There is a Facebook group of people with McArdle’s disease, click the link on the righthand side of this page. Getting in touch with many other people who share similar challenges can be helpful. There does seem to be a lot of variation in the degree to which people experience difficulty. The symptoms of this disease are exacerbated by secondary factors like cardiovascular conditioning, general level of physical activity and lifestyle, diet, and hormones. Some people find it almost debilitating, but others are somehow able to remain active and the disease doesn’t slow them down too much, and there’s no explanation for it yet. First things first, join the Facebook group.

    Reply
  14. Shannon

    Thank you so much. I have shared this website with her. She has read the letters from others with McArdles and realizes they all pretty much share the same story. She went on to Facebook and joined the group. Thanks again. Is there any research out there for an enzyme replacement?

    Reply
  15. Shannon

    In an effort for those of you with McArdle’s to avoid complications when undergoing surgery, please get a MedicAlert bracelet stating you have a muscle enzyme deficiency. My daughter wears one all the time. You never know when an emergency will occur (car accident, etc) and I may not be able to get to her and she may not be able to tell them she has a muscle disease. The wrong anesthesia can kill McArdle’s patients. THIS IS VERY IMPORTANT!!!! Hayley had 3 surgeries before we knew she had this and we consider ourselves very, very lucky. When Dr. Slonim explained what could happen in surgery, it really scared us.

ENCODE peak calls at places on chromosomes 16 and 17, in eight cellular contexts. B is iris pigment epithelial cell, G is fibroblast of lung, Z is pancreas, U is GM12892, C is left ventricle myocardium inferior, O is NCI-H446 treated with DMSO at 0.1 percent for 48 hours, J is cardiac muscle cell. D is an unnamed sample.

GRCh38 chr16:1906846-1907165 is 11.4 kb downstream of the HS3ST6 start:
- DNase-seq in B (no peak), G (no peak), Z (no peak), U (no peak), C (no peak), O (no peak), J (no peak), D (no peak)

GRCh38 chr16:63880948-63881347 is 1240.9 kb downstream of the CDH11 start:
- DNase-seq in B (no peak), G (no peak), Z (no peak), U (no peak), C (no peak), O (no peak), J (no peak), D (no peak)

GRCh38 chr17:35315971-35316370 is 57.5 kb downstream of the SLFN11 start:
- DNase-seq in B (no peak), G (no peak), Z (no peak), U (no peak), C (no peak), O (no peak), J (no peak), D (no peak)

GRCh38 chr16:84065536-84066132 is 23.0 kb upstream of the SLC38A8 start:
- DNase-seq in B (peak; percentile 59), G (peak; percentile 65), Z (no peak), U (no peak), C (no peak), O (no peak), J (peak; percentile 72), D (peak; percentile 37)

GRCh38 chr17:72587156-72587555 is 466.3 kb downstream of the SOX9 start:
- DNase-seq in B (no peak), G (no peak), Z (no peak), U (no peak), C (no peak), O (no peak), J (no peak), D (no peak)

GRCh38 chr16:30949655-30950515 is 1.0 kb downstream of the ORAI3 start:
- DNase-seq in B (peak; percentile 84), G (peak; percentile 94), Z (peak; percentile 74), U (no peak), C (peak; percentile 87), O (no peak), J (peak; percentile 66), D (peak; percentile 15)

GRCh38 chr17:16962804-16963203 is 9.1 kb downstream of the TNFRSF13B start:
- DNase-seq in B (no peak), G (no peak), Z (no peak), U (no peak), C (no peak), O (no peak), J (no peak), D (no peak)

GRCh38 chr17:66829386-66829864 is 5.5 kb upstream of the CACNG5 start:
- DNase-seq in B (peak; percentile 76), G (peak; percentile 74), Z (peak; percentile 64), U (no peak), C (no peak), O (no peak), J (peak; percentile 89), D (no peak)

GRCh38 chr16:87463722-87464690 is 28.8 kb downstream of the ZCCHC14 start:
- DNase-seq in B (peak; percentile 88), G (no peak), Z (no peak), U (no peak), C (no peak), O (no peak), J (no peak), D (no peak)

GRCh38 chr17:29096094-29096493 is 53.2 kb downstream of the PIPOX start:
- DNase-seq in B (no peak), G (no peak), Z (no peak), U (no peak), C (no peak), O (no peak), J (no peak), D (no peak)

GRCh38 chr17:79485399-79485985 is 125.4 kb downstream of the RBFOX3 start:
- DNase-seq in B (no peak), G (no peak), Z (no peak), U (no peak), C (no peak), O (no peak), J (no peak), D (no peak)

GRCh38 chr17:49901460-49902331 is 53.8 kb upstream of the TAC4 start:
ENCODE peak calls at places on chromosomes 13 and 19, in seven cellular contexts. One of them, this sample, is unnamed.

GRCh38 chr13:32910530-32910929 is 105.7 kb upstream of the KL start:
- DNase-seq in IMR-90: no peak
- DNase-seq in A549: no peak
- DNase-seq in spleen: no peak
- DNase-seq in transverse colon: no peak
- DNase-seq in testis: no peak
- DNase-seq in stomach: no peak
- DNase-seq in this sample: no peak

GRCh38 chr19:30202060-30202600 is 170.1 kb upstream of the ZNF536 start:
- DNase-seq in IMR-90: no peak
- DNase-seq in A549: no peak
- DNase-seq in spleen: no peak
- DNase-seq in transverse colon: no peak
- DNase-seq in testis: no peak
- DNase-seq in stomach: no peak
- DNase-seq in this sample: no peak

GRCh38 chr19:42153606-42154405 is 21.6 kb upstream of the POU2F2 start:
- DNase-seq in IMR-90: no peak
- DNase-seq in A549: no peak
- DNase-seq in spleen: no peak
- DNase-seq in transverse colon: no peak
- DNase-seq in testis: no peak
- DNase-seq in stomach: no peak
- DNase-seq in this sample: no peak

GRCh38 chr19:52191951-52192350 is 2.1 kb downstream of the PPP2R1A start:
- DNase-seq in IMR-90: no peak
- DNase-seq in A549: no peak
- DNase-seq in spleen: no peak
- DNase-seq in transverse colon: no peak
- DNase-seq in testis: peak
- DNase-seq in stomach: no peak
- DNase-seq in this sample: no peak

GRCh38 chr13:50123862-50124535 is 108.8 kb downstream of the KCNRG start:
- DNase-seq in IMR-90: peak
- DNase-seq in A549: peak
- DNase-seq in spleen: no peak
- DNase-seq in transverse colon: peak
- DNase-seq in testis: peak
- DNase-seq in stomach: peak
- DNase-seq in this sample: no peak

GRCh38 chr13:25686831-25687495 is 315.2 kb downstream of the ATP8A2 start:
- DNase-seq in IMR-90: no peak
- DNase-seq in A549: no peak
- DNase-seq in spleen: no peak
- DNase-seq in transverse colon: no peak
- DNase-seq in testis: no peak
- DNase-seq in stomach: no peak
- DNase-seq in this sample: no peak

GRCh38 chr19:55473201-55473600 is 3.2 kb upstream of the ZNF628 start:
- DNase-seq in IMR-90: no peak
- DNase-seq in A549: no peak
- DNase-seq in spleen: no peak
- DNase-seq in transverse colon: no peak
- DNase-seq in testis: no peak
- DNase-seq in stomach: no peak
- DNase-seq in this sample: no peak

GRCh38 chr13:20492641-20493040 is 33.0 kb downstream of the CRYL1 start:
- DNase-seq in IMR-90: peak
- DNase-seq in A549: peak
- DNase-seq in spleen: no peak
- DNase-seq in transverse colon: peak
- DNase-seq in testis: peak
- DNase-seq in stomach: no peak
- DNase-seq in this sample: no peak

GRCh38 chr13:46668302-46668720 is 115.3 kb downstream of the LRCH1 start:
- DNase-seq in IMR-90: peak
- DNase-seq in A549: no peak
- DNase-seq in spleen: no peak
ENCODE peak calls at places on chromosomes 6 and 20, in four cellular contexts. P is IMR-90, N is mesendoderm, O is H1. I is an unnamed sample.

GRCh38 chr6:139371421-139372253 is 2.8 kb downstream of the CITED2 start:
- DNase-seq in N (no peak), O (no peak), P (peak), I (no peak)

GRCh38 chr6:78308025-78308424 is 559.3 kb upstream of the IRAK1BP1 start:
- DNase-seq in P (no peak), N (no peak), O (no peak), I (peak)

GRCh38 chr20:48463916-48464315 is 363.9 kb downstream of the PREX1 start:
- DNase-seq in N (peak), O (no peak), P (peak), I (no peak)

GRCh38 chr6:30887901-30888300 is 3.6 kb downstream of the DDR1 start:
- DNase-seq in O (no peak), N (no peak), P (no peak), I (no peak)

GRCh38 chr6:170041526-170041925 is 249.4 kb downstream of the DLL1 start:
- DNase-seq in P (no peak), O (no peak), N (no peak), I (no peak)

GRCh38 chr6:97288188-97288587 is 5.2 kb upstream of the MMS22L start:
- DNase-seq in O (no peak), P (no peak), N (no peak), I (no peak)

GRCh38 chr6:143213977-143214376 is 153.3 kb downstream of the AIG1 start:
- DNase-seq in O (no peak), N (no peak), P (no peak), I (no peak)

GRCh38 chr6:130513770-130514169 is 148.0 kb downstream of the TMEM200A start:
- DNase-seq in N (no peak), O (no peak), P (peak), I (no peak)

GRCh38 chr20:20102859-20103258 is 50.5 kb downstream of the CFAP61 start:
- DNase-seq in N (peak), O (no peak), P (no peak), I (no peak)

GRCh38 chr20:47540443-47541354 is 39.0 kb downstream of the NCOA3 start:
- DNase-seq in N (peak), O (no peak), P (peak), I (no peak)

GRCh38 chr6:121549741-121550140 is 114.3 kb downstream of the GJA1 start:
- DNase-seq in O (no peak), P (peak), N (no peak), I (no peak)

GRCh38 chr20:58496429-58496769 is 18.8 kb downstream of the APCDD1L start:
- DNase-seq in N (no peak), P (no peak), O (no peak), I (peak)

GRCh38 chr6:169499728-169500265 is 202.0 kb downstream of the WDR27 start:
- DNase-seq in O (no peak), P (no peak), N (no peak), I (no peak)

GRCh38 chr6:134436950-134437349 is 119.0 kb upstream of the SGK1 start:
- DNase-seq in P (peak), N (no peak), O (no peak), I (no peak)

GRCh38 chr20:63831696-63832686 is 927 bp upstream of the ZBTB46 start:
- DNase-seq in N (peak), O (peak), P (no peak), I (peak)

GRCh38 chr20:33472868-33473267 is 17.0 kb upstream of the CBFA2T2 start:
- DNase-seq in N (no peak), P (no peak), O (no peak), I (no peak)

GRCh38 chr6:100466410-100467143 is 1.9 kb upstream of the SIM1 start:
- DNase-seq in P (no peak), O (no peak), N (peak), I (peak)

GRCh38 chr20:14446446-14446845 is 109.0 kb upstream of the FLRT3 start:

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  16. Janie

    I have just discovered this site and am surprised there is such a one! It’s nice to know I’m not alone in the world.
    I was diagnosed in 1978 from a biopsy at Univ. of Md. Hospital. At that time I was the 2nd case in nine years. Several years ago I saw Dr. Slonim in NY. I have to say the results for me, were less than stellar. that’s not to say, it might not be helpful for others; I guess I had very high expectations.
    I have been reading people’s posts and noticed no one mentioned having an extreme amount of trouble with hypoglycemia. Mine can bottom out very quickly eventhough I eat a high protein diet.
    In high school I used to push myself to keep up in gym and walking to the bus etc. Beside the muscle rigidity and heaviness in my legs, I would begin to lose my vision and see bright swirling spots on a black background, which actually caused me to be unable to see where I was going. I would always be incredibly thirsty and after drinking would get very nauseated. I don’t push that hard anymore, so don’t have that trouble very often. I just wondered if anyone else had that problem.